Bot Vid: The Naval Robot That Fights Fires
The Navy has a big plan to put smart gesture-controlled bipedla firebots onto ships. These droids are able to scramble through compartments designed for human access, so they'd be invaluable in a crisis, and they can handle fires that humans cannot. The plan needs much research, and the Octavia bot shows a step along the way. It's a wheeled bot with a freakish face but which can respond to human commands and also recognize and tackle fires. The shiny-helmeted firebot of the future will look very different than this, but will definitely use some of its skills.
Bot Vid: How The World Looks Through Robo-Eyes
The robots we're building now incorporate many different kinds of machine vision systems to let them "see" the world, and, frankly, it's not the kind of thing you may imagine if you've seen too much Terminator. As a demonstration of what the world looks like to today's crop of bots, filmmaker Timo Arnall has put together a mashup of the machine vision feeds of a number of robots. The clip should help you realize what a phenomenally difficult task machine vision is—making Octavia, the firebot's responses more impressive.
Bot Vid: DIY Teacher Bot
Big, complex robots often seem to be the exclusive domain of researchers or corporations with money to burn...but that's not always true. Entrepreneur and robo-engineer Dan Mathias is an old hand at building robots, and he's just revealed the latest: Kate 1.0 ("Kid's Avatar Teacher and Entertainer). The nearly four-foot-tall machine was conceived partly as a way for overseas military personnel to communicate with their families back home, and also as an edutainment vehicle for youngsters. It's got stereoscopic vision, an Android tablet for Skypeing, and uses a Kinect sensor for situational awareness. Proof that imagination is still vital in the robot game.
Qbo on sale. Qbo has popped up in This Week in Bots a fair amount, because the diminutive little bot seems ideally suited for research and development processes, and the team behind it at The Corpora have tried some clever tricks—like teaching Qbo's to recognize themselves in a mirror. Now the machine is officially on sale, and it's priced reasonably in a world where research robots can cost tens of tousands. The intro kit, free of electronics, is just around $650. Qbo Lite is fully assembled, running Linux and ROS and costs $2,200. The Pro edition has a bigger processor and storage and more powerful actuators for $3,000.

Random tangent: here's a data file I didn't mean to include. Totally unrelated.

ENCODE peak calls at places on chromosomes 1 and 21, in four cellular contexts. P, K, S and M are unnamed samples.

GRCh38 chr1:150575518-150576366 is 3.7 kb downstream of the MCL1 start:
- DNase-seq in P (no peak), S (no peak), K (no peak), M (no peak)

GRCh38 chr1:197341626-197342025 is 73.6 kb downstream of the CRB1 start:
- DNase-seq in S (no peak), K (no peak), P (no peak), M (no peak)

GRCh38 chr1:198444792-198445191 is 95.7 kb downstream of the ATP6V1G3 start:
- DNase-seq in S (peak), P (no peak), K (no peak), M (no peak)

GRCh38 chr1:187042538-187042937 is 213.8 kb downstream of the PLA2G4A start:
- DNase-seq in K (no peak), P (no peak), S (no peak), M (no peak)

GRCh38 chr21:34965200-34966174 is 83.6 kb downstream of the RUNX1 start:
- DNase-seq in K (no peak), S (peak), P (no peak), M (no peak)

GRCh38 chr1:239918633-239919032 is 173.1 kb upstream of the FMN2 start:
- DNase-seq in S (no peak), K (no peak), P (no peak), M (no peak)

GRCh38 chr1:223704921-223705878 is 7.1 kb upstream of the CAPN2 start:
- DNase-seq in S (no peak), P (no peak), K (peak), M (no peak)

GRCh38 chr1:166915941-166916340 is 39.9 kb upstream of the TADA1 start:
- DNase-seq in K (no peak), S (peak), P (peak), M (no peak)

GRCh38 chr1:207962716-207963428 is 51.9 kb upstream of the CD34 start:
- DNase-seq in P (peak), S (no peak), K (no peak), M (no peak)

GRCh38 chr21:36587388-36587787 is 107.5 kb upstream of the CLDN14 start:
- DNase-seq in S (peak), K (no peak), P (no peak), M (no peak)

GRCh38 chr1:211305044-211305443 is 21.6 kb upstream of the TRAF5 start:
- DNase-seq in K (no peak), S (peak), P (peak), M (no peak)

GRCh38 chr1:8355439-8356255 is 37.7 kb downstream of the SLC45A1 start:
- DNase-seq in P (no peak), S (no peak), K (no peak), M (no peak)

Robot Asteroid Mining, The Next X-prize? A startup in Seattle is due to reveal its mission next week, but bits of information are leaking out. It seems to be destined to develop robotic space missions to explore our solar system, and in particular to travel to asteroids and dig into them in order to better understand their composition (and eventually, mine them for profit). The list of funders and advisers is impressive, including James Cameron and Google's Larry Page. The fact that Peter Diamandis, X-Prize head honco, is listed as chairman of the company has many tongues wagging.
Robot Sex. New Zealand researchers have stirred up a big debate around a very controversial topic: Sexual relations between humans and robots. In their paper called "Robots, Men and Sex Tourism" there's discussion of the notion of robotic prostitution as a fence against STDs, human trafficking, and underage prostitution...and a frank admission that the sex industry does make money flow. The authors argue that the current open acceptance of sex toys (which are themselves getting smarter) and robotic advances will converge in about 30 years, and our attitudes to the question of robot sex will adapt just as swiftly (something anime has been doing for a while, with the top image from a Ghost In The Shell film).
Bot Futures: Exploring Space Will Be More A Job For Commander Data Than Captain Picard
As NASA's efforts to get humans into space aboard its own vehicles develop, and commercial space systems that could quickly turn into manned space systems advance (like SpaceX's upcoming docking opportunity at the ISS), human spaceflight is in the limelight. It's a matter of pride, and of inspiration—with astronauts' existence known to interest people in general science as well as just space. And humans are better at coping with the unexpected than our robotic tools are. But simultaneously there's an effort by NASA to develop Robonaut, with the silver-faced chap even this week flexing his muscles aboard the ISS. Ultimately Robonaut will undertake some of the external spacewalking duties of astronauts.
And thus there's a discussion going on at the moment, relating to the future of space exploration. Many people are pushing for human exploration missions—returning to the moon, and possibly even pushing on to Mars (with Buzz Aldrin, original moonman himself, keen that a permanent base be established on one of Mars' moons).
But the counterarguments are compelling. They start with space-borne radiation, because we're fragile sacks of flesh really and the exposure to radiation in space can injure and kill us. A Mars-bound human mission could, for example, encounter a burst of radiation strong enough to be lethal if a solar flare erupted in its path with too high an intensity. Human life is also complicated to sustain, and our longevity is also an issue when it comes to longer-term missions (such as to Jupiter).
So it seems that the relentless push to develop humanoid (and non-humanoid) robots for use on Earth will have equally important implications off Earth. And the next generation of astronauts may actually end up being spacedroids.